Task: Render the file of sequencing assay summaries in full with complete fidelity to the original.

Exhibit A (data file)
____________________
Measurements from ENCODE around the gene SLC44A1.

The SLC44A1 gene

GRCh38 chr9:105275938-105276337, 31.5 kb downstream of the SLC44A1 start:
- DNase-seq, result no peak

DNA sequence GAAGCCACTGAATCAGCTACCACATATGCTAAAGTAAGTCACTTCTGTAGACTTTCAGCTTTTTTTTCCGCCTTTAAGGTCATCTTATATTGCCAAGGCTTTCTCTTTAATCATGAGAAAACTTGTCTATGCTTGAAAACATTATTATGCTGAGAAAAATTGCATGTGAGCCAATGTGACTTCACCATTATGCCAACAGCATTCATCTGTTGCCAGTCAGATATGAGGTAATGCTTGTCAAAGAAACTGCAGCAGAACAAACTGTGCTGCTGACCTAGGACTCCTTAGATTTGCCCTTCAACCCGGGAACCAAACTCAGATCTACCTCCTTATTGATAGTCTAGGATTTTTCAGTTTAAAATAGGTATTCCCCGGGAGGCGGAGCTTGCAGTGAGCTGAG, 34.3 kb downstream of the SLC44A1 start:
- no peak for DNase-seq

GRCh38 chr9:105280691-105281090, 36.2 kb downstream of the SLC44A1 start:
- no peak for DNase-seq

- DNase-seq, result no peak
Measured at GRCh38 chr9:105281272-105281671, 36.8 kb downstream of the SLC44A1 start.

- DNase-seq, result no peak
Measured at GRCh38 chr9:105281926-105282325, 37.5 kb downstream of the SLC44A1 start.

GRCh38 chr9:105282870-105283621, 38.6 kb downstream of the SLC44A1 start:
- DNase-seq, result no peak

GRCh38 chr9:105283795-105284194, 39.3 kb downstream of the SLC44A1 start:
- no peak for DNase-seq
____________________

Measurements from ENCODE around the gene SLC44A1.

The SLC44A1 gene

GRCh38 chr9:105275938-105276337, 31.5 kb downstream of the SLC44A1 start:
- DNase-seq, result no peak

DNA sequence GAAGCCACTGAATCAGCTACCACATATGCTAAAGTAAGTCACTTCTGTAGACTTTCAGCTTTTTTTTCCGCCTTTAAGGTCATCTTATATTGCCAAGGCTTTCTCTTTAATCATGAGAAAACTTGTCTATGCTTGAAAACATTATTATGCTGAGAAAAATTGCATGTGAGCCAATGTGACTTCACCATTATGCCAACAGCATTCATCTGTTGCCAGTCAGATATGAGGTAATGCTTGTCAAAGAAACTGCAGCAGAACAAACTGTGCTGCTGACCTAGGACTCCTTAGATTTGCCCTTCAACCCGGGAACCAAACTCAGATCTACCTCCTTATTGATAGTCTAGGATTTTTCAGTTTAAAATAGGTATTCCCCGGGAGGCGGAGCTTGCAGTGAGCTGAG, 34.3 kb downstream of the SLC44A1 start:
- no peak for DNase-seq

GRCh38 chr9:105280691-105281090, 36.2 kb downstream of the SLC44A1 start:
- no peak for DNase-seq

- DNase-seq, result no peak
Measured at GRCh38 chr9:105281272-105281671, 36.8 kb downstream of the SLC44A1 start.

- DNase-seq, result no peak
Measured at GRCh38 chr9:105281926-105282325, 37.5 kb downstream of the SLC44A1 start.

GRCh38 chr9:105282870-105283621, 38.6 kb downstream of the SLC44A1 start:
- DNase-seq, result no peak

GRCh38 chr9:105283795-105284194, 39.3 kb downstream of the SLC44A1 start:
- no peak for DNase-seq